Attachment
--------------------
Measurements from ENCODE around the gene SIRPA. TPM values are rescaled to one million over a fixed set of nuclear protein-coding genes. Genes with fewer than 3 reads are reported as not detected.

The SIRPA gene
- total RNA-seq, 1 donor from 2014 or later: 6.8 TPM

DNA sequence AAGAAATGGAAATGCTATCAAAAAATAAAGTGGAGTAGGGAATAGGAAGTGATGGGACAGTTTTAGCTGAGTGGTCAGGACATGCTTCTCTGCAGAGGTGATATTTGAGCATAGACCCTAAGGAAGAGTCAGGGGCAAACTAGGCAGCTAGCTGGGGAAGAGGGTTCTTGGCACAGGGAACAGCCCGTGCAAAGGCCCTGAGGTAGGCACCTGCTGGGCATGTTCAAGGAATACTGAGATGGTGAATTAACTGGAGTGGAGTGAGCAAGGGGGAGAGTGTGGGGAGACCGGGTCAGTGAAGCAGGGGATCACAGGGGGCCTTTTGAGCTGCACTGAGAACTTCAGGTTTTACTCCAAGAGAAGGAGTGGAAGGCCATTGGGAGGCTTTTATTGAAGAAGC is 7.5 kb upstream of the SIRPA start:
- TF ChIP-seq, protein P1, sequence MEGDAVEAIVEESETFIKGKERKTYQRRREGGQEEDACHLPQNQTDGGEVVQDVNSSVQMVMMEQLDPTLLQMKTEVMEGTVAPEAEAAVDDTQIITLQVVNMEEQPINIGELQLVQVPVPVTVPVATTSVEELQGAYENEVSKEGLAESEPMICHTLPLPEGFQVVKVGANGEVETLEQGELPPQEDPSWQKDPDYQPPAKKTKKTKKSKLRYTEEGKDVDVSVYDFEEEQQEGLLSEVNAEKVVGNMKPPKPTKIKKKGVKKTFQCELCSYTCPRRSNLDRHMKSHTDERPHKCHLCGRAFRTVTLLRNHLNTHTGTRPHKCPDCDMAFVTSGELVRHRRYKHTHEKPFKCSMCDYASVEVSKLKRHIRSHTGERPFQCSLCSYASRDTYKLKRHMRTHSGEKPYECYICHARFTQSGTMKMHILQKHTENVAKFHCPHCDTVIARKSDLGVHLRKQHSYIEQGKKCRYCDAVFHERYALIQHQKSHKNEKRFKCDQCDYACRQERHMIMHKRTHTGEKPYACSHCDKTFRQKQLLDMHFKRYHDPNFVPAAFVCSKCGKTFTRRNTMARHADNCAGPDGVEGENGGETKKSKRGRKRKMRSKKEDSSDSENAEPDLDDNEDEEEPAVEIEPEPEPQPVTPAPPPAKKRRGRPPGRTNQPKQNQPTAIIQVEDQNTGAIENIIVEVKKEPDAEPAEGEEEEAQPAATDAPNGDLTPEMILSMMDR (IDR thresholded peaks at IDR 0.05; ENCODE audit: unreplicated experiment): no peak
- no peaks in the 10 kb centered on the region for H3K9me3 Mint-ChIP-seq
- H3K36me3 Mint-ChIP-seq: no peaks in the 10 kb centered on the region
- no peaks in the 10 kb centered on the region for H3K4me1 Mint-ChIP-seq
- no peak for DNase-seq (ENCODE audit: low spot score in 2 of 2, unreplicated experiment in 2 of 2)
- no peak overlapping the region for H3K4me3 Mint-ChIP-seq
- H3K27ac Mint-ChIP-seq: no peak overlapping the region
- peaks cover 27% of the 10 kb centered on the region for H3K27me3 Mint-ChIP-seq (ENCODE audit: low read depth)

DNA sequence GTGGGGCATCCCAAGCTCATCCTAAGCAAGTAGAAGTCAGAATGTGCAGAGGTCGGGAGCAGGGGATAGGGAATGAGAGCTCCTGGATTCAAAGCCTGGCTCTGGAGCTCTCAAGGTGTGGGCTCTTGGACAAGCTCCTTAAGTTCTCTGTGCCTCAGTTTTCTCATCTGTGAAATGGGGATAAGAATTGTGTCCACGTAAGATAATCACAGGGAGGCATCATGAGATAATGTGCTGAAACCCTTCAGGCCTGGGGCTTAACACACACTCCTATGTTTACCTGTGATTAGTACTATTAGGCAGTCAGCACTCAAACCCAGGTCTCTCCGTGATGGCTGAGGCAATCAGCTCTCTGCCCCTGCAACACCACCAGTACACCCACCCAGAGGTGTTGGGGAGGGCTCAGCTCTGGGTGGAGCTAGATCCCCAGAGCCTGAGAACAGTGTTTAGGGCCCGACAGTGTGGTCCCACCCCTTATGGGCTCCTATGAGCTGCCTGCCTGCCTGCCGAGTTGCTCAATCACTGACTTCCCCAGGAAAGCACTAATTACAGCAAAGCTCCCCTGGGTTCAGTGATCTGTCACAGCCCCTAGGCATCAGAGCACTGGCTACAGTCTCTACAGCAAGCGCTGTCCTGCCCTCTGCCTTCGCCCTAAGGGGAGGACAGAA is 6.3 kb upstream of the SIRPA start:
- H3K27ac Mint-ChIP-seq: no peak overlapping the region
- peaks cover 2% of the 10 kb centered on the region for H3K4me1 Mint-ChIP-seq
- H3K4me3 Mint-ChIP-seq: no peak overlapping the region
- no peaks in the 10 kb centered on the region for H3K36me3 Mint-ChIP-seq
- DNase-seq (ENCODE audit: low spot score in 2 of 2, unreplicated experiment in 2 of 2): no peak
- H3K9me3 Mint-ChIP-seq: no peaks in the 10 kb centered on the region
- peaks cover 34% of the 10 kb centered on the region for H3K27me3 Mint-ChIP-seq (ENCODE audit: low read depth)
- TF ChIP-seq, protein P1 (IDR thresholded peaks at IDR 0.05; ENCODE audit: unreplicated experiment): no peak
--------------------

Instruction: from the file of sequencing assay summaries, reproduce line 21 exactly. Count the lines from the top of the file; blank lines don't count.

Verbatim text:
- TF ChIP-seq, protein P1 (IDR thresholded peaks at IDR 0.05; ENCODE audit: unreplicated experiment): no peak